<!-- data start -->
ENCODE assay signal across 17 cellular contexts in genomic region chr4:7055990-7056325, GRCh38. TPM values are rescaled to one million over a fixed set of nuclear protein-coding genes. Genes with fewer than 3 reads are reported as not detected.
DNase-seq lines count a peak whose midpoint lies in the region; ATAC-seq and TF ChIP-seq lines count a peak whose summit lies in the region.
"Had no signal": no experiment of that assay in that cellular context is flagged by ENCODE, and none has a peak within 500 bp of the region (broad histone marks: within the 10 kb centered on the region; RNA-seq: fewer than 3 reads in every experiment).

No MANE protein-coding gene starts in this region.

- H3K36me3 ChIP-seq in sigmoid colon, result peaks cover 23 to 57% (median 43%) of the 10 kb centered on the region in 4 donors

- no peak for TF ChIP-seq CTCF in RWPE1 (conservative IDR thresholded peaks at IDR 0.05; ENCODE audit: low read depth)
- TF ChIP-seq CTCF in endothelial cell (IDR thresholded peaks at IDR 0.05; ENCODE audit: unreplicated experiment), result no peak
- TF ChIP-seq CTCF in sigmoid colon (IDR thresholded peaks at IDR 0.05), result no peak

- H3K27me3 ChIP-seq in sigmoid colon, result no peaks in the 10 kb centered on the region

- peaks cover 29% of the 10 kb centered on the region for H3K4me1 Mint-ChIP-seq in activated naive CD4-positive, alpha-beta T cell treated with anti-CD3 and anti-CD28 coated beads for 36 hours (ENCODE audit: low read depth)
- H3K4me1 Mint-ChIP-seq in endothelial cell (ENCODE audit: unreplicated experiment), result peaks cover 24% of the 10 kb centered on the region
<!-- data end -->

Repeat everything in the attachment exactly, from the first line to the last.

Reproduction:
ENCODE assay signal across 17 cellular contexts in genomic region chr4:7055990-7056325, GRCh38. TPM values are rescaled to one million over a fixed set of nuclear protein-coding genes. Genes with fewer than 3 reads are reported as not detected.
DNase-seq lines count a peak whose midpoint lies in the region; ATAC-seq and TF ChIP-seq lines count a peak whose summit lies in the region.
"Had no signal": no experiment of that assay in that cellular context is flagged by ENCODE, and none has a peak within 500 bp of the region (broad histone marks: within the 10 kb centered on the region; RNA-seq: fewer than 3 reads in every experiment).

No MANE protein-coding gene starts in this region.

- H3K36me3 ChIP-seq in sigmoid colon, result peaks cover 23 to 57% (median 43%) of the 10 kb centered on the region in 4 donors

- no peak for TF ChIP-seq CTCF in RWPE1 (conservative IDR thresholded peaks at IDR 0.05; ENCODE audit: low read depth)
- TF ChIP-seq CTCF in endothelial cell (IDR thresholded peaks at IDR 0.05; ENCODE audit: unreplicated experiment), result no peak
- TF ChIP-seq CTCF in sigmoid colon (IDR thresholded peaks at IDR 0.05), result no peak

- H3K27me3 ChIP-seq in sigmoid colon, result no peaks in the 10 kb centered on the region

- peaks cover 29% of the 10 kb centered on the region for H3K4me1 Mint-ChIP-seq in activated naive CD4-positive, alpha-beta T cell treated with anti-CD3 and anti-CD28 coated beads for 36 hours (ENCODE audit: low read depth)
- H3K4me1 Mint-ChIP-seq in endothelial cell (ENCODE audit: unreplicated experiment), result peaks cover 24% of the 10 kb centered on the region